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The Story of Prosciutto e Melone

The Story of Prosciutto e Melone

When it comes to quick and breezy summer eating, prosciutto e melone is a summer staple for any Italian – but why do we eat these two foods together? The answer, it turns out, is a centuries-old tale.

Ancient History

In Roman times, mixing cold and moist foods with hot and dry ones was a common health practice according to the ancient medicinal teachings of Humorism, a system based on the balance of four key elements: fire, air, earth, and water. Although prosciutto crudo was yet to be invented, the practice of eating cured meat with fruit was born in order to boost the immune system.

The actual recipe for prosciutto e melone popped up centuries later, written by none other than Pellegrino Artusi, the father of modern Italian cuisine. The dish seems to have disappeared after being published in Artusi’s seminal cookbook in the 1890s, only to reappear decades later. The pairing surged in popularity around the 1960s, and has been a star of the Italian summer table every since. 

Prosciutto San Daniele DOP at Eataly

What makes it so good?

Al contadino non far sapere quanto è buono il cacio con le pere!

As this Italian saying goes, "Don't let the farmer know how good cheese and fruit taste together!" The point is, we're all a little crazy for the endlessly satisfying combination of salty and sweet, and prosciutto e melone is one of those dishes that strikes the perfect balance.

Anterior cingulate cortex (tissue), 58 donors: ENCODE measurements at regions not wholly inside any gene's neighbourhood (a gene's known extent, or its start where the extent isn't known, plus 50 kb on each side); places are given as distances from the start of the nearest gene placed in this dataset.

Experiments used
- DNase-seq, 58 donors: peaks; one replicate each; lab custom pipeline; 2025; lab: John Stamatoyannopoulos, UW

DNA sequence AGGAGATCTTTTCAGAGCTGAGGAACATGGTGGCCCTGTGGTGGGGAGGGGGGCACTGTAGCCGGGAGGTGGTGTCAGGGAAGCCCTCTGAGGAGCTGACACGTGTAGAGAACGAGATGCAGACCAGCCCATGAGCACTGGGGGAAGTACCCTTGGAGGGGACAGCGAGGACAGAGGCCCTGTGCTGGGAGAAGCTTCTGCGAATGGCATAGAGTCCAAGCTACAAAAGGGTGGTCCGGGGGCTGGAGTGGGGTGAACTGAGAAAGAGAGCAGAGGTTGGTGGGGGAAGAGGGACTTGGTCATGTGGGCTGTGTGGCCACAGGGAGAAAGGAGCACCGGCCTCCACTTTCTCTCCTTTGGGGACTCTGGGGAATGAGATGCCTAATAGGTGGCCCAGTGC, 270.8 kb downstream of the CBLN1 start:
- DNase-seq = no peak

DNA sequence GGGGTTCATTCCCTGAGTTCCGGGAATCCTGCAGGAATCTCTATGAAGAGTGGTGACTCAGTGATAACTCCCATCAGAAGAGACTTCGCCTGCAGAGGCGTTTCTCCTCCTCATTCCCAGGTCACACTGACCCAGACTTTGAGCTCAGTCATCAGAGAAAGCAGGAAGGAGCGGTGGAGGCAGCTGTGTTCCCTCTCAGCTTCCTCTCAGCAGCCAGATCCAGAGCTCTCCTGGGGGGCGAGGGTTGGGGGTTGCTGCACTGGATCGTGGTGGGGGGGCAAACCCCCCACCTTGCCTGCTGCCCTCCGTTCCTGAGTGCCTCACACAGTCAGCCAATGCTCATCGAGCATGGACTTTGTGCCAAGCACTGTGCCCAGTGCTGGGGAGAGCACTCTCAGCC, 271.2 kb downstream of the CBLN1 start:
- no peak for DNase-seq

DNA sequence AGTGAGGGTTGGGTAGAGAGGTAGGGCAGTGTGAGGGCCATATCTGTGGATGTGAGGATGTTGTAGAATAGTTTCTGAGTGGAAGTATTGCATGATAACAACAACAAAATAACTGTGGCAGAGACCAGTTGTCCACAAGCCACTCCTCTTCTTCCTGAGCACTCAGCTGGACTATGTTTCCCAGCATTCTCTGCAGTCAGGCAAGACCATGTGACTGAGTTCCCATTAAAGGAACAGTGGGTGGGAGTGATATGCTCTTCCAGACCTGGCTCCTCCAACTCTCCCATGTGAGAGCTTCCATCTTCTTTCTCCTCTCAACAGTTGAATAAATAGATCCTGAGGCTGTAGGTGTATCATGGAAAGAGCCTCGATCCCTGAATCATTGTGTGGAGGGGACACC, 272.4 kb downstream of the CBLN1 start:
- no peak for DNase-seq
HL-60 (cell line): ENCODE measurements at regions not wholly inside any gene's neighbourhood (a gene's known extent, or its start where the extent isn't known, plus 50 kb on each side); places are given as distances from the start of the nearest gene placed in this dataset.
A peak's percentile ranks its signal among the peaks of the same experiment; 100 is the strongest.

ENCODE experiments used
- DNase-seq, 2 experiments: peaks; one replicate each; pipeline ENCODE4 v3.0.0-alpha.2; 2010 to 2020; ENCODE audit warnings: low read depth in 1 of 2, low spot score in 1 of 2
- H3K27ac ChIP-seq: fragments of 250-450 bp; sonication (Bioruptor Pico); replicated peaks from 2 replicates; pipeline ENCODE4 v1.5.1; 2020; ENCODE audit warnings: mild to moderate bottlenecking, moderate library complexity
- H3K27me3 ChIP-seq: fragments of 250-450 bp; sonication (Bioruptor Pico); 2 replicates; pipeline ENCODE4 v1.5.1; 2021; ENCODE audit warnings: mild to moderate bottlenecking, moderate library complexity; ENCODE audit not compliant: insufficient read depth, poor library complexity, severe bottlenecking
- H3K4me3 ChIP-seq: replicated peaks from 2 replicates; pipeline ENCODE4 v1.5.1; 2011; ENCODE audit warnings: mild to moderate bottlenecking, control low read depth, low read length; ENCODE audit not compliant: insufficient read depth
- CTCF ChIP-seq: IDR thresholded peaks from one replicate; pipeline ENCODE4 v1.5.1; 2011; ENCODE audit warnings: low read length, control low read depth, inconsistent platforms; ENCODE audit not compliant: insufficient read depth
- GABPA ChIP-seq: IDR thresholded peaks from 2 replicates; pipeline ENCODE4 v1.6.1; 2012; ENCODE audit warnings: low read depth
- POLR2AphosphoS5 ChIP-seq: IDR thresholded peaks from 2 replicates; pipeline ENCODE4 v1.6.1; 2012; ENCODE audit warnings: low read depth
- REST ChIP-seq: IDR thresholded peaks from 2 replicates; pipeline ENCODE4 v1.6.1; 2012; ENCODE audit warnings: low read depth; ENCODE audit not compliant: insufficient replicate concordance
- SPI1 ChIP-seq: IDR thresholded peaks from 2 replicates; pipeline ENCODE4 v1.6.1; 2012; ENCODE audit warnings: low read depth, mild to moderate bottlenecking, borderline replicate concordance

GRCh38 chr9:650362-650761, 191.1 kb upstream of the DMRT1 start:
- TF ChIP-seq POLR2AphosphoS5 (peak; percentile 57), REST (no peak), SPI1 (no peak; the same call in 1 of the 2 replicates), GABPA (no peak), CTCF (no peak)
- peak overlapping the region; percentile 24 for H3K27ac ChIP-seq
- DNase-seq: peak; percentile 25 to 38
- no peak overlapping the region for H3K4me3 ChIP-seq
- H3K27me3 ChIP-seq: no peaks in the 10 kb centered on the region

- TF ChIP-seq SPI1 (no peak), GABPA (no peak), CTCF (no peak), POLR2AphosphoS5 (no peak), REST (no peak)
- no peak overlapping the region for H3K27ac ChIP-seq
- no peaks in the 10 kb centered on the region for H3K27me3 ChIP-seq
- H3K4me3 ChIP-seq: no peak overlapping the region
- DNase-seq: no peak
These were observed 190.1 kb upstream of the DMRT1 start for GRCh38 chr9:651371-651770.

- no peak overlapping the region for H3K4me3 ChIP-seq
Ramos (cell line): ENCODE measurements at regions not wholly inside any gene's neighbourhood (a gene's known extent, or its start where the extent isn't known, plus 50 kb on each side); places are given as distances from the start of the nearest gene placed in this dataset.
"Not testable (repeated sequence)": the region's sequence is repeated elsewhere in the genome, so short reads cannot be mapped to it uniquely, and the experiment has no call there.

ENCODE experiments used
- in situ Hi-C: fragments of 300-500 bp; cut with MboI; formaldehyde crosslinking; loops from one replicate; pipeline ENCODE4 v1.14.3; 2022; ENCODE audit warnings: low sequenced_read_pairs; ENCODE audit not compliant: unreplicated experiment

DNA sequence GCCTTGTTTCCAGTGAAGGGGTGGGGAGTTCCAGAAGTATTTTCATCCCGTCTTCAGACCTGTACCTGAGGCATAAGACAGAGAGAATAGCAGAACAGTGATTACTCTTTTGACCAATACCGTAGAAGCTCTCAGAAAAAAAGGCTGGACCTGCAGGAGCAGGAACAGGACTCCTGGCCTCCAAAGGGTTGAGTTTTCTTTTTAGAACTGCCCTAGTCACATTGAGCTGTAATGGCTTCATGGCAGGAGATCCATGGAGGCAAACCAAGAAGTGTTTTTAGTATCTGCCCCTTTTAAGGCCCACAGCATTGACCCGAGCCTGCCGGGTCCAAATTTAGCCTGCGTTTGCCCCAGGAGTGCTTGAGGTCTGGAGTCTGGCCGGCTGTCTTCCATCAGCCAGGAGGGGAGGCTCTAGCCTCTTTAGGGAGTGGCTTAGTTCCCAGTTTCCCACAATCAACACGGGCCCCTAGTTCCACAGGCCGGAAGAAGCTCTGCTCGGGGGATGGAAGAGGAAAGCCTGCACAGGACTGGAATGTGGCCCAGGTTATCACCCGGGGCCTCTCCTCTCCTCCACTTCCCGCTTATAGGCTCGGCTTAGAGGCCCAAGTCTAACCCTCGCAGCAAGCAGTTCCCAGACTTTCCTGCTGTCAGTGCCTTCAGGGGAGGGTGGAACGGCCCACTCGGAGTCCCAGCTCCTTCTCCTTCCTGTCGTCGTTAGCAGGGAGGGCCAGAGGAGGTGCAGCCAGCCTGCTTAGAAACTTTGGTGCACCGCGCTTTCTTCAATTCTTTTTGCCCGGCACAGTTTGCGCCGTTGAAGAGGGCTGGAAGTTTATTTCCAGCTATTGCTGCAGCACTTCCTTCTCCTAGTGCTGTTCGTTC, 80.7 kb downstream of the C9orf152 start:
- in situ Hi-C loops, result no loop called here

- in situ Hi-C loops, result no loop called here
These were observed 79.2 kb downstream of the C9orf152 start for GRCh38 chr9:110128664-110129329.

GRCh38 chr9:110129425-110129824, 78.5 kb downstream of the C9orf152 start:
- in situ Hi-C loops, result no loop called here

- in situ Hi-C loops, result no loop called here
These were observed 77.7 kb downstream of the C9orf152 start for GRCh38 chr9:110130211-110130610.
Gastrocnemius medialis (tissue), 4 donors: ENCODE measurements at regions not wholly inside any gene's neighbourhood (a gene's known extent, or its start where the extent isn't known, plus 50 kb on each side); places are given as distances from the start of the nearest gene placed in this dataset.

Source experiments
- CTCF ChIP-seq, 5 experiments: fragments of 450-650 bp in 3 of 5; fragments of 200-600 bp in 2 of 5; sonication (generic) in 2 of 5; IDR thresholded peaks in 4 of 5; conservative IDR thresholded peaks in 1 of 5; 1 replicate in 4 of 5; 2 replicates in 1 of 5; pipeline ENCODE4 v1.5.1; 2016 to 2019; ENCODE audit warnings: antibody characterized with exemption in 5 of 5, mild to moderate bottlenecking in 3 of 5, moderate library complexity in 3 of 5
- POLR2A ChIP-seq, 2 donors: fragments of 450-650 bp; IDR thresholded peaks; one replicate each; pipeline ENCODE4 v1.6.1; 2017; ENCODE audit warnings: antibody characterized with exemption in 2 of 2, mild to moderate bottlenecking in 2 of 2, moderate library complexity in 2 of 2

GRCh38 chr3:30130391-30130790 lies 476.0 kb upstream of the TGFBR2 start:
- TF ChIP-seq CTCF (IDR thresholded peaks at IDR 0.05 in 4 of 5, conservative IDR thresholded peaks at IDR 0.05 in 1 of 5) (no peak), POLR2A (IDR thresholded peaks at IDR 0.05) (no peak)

The power behind this pairing goes beyond flavor, though. Packed with vitamins, fiber, good fats, and protein, this refreshing plate is as versatile as it is healthy, to be enjoyed as lunch, part of an aperitivo spread, or even dinner, whether inside or out on the terrazzo. 

Prosciutto e Melone and antipasto platter by Eataly

The "Non-Recipe" Recipe

The best part? Prosciutto e melone is a no-cooking-required, two-ingredient, throw-together kind of meal. Simply slice a cantaloupe or other variety of sweet melon into eight long slices, removing the seeds and carefully carving the rind off of each slice with a paring knife.

Next, take 8-10 slices of prosciutto crudo (best if sliced paper-thin, and even better if prosciutto crudo DOP!) and wrap each wedge of melon in 1-2 slices of prosciutto, leaving the ends of the melon slices showing.

That’s it! Serve immediately, or keep in the fridge until ready to serve. Our extra tip? Try not to serve this dish too cold. Allowing the fat of the prosciutto to warm up will bring out the nuances of the prosciutto’s flavor.

Explore more ways to pair prosciutto, and shop your local Eataly store to try this quintessential Italian dish for yourself!